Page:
In another sign that history repeats itself, Russian forces may once again set up shop in Cuba. With rioting and protests in many major cities, the country divided on a way forward, and both parties screaming the other is destroying America, welcome to the ’60s!

Talks between Russia and the US over Ukraine have not been fruitful. Sergei Ryabkov, Russian Deputy Foreign Minister, did not dismiss the idea of Russia sending troops and supplies into Latin America in response to the US and NATO presence bolstering Ukraine. Ryabkov told a Russian television interviewer, “It all depends on the action by our US counterparts” what actions Russia will take.

Russia already has ties with numerous South and Latin American nations. Venezuela has been a good customer of Russian arms and goodwill for years. It has been estimated that arms transfer agreements between Russia and Venezuela are in excess of $13 billion dollars. Venezuela is a founding member state of ALBA, an alliance of South and Latin American countries interested in NOT working with the US or its allies. According to their website, the Bolivarian Alliance for the Peoples of our America is a “political, economic, and social alliance in defence of independence, self-determination and the identity of peoples comprising it”.

While the goals of independence and self-determination sound laudable, what does it have to do with Russia?


The USSR put lots of money into South and Central Americas during the Cold War. While not flooding the countries with troops, the USSR brokered trade agreements, provided aid, and sold arms to numerous countries in the Western hemisphere. All in the name of keeping that door unlocked, and the possibility of friendly nations to stage from in the event of WW3. After the Cold War whimpered to a halt, Russia retreated back into itself, severely curtailing support in the region.

In the early 1990s, Russia began to rebuild diplomatic relations with Latin American countries. Russian president Boris Yeltsin indicated he was interested in bringing the US and Russia closer, and diplomatic relations flourished. After the election of Vladimir Putin, things slowly began to shift. Putin is more of a hardliner than Yeltsin was. Putin looks for Russia to project world power not as an equal to the US, but as superior to. If the US can station troops in Poland, on Russia’s doorstep, Putin wants that same ability against the US. While reciprocity in many things is desirable, not so in this case.

In 1962, the human race came as close to annihilation as it has ever been. The Cuban Missile Crisis raised tensions to the twanging point between the US and USSR, after Fidel Castro and Nikita Khrushchev decided Cuba was a great place to stage Soviet ICBMs pointed at the US. Granted, this was in response to US ICBMs in Turkey and Italy pointing at the Soviet Union. Kennedy, in consultation with the National Security Council, decided on naval “quarantine” of Cuba in order to keep Soviet missiles from reaching the island. The U.S. Navy announced that it would board and inspect any Russian ships heading for Cuba. At the same time, troops and aircraft poured into military bases in Florida signaling to Russia that we might invade Cuba. Khrushchev realized that Kennedy was not backing down and that WWIII could start in the Florida Straits.  In exchange for a public promise from the U.S. not to invade Cuba, the Soviets dismantled their missile sites. Many years later it was revealed we also agreed to remove our own ballistic missiles in Turkey. Tragedy averted.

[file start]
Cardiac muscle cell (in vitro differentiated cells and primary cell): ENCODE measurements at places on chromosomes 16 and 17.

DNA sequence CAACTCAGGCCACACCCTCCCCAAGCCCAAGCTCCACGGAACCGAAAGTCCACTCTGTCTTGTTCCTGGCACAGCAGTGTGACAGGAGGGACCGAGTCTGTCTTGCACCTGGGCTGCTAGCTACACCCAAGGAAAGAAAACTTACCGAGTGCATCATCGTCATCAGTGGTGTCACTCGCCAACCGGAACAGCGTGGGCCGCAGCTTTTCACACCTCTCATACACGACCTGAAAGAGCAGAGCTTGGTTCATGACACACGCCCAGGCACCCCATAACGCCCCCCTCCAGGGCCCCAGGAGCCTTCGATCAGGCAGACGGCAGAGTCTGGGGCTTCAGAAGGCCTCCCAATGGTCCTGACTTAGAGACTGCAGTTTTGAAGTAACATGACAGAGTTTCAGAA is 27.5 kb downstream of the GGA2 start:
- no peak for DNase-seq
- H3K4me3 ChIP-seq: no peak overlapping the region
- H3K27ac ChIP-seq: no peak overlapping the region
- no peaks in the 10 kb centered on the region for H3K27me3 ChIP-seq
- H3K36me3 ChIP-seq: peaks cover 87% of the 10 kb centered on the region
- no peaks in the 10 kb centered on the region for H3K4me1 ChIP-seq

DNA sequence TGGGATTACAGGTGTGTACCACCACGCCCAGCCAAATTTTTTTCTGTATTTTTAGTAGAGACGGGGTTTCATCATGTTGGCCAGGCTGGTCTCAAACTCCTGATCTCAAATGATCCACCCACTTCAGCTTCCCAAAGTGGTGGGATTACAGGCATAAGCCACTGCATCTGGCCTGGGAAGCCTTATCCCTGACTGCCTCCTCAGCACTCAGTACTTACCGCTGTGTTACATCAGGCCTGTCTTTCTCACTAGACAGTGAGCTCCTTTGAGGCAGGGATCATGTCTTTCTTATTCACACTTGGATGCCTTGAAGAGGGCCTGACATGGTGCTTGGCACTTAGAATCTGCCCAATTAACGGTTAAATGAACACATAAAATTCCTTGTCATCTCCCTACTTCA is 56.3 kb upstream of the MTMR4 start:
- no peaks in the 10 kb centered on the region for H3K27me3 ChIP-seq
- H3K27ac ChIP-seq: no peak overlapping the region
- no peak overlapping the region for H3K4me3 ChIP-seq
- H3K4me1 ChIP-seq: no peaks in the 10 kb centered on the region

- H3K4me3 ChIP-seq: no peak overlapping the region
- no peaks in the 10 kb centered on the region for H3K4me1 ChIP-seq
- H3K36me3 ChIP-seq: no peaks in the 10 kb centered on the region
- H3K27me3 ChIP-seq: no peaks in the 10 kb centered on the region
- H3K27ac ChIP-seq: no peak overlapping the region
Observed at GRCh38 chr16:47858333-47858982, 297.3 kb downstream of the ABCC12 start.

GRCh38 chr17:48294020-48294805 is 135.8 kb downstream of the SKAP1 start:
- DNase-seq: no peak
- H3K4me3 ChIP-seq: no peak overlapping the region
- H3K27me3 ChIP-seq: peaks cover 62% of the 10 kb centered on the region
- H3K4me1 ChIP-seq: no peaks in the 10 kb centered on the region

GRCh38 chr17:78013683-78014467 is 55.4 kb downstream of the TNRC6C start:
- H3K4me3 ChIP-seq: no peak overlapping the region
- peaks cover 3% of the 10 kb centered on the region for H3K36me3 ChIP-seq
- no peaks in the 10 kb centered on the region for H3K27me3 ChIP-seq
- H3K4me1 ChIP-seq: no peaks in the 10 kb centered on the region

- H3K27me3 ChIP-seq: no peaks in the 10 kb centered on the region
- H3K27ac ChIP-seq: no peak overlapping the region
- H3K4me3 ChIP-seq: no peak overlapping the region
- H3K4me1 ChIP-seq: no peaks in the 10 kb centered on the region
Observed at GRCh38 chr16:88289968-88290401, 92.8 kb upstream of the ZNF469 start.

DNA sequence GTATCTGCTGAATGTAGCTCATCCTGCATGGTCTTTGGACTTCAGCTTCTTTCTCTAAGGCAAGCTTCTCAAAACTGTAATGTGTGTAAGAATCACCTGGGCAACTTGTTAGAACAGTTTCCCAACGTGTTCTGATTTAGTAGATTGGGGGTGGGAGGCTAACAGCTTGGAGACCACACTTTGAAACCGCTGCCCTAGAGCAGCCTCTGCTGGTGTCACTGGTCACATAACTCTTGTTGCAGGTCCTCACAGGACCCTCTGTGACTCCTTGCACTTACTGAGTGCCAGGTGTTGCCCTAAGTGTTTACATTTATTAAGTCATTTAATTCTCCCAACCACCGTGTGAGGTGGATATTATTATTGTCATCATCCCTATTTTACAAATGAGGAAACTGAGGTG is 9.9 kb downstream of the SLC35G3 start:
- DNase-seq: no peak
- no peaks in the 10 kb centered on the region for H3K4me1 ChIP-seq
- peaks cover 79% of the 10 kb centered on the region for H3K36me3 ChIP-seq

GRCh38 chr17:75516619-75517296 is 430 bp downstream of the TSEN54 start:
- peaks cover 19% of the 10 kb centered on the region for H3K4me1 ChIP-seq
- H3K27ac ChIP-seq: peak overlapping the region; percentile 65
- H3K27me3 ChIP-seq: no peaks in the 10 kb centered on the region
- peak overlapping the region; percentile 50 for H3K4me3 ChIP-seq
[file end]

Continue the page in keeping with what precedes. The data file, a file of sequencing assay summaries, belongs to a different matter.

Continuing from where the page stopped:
Russia is not shipping ICBMs to Cuba this time. It is, however, deploying bombers to Venezuela. Tu-160 bombers have been to and around Venezuela as part of training and cooperation between Venezuelan and Russian forces. Much the same way US forces deploy to and train with African and European partners, Russia now is doing it in our backyard. More like the vacant lot at the end of the block, but that’s still pretty close. Add to that the re-opening of the Tu-160 production lines, agreements to host visiting warships, and Russia’s obvious land desires in Eastern Europe, and it should make the US stop and take notice.

US policy in Central and South America has been spotty over the last few decades. With America’s overwhelming presences in the Middle East and keeping an eye on China, the biggest threats from South America have been migrant “caravans” splashed all over the news, usually near some sort of election or right after some major scandal. Mainstream media, and the US government as a whole, have been using South and Central Americas as political fodder and not much else.

Now, however, the Americas NOT preceded by the United States of are increasingly embracing Russian “goodwill” in their areas. The Cuban Missile Crisis came as a direct result of US involvement in Cuba at a time when Russia was courting the region. Today, those ICBM launch sites have been replaced by long-range bombers, but the flowers and candy are still the same. Russia has gone a’courtin’, and it’s looking for a dance partner.